All fair questions. These concerns have to be weighed against two considerations, it seems to me. First, how important is the content of the documents? And how serious is the secrecy system in preventing our right to know more about the policies - especially wars - being carried out in our name? And finally, is there a reasonable alternative to letting the secrets mount, such as pursuing the "transparency" agenda, which the White House purports to support?
Let me weigh these questions with regard to the wars in Iraq, Afghanistan, Pakistan, Yemen and the "Long War" scenario that has occupied my full attention these past nine years.
It will be remembered that the Iraq War was based on fabricated evidence by U.S. and British intelligence services, the Bush-Cheney White House, and even the New York Times through the deceptive reporting of Judith Miller. The leading television media invited top military officials to provide the nightly narrative of the war lest their be any doubts in the mesmerized audience. Secrecy and false narratives were crucial to the invasions, special operations, renditions, tortures, and mass detentions that plunged us into the quagmires where we now are stranded. The secret-keepers were incompetent to protect our national security, even when cables warned of an immanent attack by hijacked airliners.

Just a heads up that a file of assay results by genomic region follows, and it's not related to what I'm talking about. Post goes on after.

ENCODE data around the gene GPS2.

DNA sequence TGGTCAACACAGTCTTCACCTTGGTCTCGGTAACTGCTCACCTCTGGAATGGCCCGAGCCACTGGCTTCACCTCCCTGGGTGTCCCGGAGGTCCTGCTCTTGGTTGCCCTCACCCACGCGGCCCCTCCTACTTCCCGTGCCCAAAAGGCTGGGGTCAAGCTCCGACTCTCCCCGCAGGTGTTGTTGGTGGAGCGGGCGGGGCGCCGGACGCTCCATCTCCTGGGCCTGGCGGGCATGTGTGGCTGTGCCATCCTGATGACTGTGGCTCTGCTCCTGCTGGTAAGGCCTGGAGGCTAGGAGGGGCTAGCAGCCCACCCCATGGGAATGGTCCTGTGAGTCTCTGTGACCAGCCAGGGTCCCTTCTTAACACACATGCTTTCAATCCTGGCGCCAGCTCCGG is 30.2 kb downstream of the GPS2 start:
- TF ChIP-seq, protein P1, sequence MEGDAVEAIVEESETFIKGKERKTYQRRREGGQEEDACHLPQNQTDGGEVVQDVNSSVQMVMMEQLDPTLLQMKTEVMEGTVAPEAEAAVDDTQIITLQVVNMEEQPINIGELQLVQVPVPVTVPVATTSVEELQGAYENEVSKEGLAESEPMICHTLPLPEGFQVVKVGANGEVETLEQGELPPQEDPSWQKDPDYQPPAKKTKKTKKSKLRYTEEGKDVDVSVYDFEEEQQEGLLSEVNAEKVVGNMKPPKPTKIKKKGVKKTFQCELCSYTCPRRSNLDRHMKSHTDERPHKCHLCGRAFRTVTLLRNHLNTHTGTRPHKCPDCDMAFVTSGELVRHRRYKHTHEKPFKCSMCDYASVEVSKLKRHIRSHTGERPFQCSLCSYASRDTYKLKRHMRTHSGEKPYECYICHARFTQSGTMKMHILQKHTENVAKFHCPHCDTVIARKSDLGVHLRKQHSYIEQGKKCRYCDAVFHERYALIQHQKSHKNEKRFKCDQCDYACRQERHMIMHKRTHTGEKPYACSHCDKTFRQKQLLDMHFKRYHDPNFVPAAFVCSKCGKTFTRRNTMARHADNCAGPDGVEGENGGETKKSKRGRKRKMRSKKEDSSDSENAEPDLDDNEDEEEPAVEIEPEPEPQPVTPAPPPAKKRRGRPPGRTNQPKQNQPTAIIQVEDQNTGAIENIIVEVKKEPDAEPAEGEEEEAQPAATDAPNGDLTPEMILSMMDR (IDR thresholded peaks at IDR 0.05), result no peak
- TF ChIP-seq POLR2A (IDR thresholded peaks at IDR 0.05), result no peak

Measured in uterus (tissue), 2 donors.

The secrecy grew like a cancer on democracy. Earlier this year, the Washington Postreported in "Top-Secret America" that there were 854,000 people with top- security clearances. [William Arkin, Dana Priest, "Top Secret America", Washington Post, July 19, 2010] That was the tip of the iceberg. The number of new secrets rose 75% between 1996 and 2009, to 183, 224; the number of documents using those secrets has exploded from 5.6 million in 1996 to 54.6 million last year. [Time, December 13, 2010] The secrecy cult appears uncontrollable: the Clinton executive order 12958  gave only twenty officials the power to stamp documents top-secret, but those twenty could delegate the power to 1,336 others, while a "derivative" procedure extended the power to three million more officials and contractors. [Time, December 13, 2010]
The 1917 U.S. espionage statute requires that Assange received secret documents and willfully, with bad faith, intended to harm the United States by releasing "national defense information." That's a tough standard. Perhaps in order to close what U.S. Attorney General Eric Holder describes as "gaps in our laws", the State Department on Saturday sent a letter demanding that Assange cease the releases, return all classified documents and destroy any records on WikiLeaks databases. [Washington Post, November 30, 2010]